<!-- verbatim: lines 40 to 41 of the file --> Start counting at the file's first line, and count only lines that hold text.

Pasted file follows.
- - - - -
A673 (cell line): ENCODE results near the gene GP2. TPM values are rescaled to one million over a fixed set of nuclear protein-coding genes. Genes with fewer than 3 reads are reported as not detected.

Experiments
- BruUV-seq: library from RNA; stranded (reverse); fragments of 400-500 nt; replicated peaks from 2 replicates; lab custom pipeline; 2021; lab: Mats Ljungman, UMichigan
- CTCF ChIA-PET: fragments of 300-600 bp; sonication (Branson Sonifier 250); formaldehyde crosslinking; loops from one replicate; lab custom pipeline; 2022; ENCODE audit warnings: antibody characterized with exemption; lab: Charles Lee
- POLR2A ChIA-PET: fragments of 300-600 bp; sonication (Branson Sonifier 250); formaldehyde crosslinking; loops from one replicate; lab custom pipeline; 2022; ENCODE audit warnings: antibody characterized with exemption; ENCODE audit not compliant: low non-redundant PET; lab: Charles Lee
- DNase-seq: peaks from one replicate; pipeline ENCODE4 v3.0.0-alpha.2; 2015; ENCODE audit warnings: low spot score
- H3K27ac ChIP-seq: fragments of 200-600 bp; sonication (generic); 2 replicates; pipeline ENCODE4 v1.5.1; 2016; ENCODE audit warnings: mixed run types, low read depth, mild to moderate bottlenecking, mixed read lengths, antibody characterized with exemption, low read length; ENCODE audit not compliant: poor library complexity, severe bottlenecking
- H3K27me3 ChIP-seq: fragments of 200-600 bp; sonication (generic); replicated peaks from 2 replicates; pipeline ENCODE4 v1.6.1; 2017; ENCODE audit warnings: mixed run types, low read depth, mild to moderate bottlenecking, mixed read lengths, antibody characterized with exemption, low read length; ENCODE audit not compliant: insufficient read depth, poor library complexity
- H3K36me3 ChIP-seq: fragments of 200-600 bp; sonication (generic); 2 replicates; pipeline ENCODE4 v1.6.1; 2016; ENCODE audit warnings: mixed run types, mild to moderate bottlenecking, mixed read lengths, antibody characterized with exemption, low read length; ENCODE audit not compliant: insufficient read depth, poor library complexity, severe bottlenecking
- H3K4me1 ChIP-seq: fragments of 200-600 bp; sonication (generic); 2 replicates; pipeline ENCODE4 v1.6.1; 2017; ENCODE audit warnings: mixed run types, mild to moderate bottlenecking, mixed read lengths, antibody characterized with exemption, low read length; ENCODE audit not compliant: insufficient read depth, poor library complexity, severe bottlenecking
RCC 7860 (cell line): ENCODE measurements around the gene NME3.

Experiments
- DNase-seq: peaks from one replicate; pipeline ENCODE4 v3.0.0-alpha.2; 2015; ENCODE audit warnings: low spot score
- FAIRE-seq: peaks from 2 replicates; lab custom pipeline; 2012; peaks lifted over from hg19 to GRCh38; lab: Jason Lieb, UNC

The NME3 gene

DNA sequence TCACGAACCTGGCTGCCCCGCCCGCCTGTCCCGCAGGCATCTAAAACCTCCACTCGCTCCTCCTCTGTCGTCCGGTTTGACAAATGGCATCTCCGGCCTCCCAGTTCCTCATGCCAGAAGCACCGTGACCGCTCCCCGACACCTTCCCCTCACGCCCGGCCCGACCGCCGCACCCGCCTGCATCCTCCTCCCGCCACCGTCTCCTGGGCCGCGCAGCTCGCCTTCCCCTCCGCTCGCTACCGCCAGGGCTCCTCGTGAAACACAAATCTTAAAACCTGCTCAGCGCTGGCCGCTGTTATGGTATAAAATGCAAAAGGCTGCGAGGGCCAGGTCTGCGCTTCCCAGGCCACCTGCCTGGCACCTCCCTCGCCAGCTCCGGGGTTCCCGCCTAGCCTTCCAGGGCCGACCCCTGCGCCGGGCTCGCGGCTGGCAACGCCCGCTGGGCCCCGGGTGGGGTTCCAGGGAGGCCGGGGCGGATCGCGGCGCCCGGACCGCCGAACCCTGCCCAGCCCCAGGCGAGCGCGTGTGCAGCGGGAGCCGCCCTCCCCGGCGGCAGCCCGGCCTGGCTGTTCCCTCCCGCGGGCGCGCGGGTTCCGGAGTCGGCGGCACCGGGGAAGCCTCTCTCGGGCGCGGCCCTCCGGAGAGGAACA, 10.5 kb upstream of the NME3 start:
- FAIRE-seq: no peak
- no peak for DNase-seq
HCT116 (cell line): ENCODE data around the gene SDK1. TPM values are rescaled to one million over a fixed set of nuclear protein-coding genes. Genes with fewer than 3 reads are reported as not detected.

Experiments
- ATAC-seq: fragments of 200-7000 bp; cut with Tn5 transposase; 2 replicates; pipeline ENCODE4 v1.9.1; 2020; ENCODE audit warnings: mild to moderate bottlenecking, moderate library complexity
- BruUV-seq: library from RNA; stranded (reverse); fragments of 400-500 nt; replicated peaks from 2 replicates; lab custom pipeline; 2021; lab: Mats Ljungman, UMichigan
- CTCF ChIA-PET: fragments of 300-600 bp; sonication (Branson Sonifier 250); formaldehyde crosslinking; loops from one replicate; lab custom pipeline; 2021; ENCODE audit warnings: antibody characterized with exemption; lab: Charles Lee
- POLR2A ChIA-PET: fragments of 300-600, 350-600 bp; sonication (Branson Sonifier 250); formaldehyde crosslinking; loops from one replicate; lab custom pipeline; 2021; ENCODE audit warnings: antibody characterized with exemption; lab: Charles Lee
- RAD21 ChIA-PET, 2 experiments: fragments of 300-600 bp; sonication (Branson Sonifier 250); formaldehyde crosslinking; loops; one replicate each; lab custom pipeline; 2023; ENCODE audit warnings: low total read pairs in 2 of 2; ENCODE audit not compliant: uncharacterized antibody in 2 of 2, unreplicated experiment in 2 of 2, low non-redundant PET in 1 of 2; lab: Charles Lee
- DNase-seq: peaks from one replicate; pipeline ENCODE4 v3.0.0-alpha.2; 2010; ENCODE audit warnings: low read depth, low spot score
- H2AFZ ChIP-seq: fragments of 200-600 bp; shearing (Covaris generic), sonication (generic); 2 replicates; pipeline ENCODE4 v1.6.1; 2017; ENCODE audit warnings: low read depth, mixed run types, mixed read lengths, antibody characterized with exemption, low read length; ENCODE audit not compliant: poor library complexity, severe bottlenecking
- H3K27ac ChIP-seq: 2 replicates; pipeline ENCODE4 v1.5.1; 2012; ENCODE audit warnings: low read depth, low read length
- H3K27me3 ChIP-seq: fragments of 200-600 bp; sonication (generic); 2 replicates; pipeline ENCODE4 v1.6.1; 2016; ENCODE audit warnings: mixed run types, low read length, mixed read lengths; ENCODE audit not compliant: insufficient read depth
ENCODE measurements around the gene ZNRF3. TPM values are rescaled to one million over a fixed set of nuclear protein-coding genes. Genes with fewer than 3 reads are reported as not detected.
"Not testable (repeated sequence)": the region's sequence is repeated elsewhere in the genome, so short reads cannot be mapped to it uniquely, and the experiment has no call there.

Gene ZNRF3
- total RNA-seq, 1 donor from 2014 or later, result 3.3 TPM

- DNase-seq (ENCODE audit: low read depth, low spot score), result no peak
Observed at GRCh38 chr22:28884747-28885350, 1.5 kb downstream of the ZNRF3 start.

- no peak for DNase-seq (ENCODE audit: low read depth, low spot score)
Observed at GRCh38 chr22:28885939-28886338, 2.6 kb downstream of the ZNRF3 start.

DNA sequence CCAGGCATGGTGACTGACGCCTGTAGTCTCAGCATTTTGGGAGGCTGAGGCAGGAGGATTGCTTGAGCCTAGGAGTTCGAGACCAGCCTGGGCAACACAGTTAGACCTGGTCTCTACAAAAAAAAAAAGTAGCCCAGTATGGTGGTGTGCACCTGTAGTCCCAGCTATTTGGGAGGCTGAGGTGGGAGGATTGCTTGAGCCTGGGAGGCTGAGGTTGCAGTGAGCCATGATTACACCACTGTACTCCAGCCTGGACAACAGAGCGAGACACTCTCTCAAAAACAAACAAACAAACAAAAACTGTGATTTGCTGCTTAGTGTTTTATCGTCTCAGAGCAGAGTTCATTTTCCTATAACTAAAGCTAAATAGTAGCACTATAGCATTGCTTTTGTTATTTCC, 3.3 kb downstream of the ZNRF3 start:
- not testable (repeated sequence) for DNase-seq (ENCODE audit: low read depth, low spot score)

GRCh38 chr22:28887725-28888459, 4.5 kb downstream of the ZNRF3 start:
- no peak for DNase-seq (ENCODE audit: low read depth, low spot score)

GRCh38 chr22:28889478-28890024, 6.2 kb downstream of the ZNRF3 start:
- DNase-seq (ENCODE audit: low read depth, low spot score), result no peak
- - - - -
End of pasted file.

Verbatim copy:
GRCh38 chr22:28887725-28888459, 4.5 kb downstream of the ZNRF3 start:
- no peak for DNase-seq (ENCODE audit: low read depth, low spot score)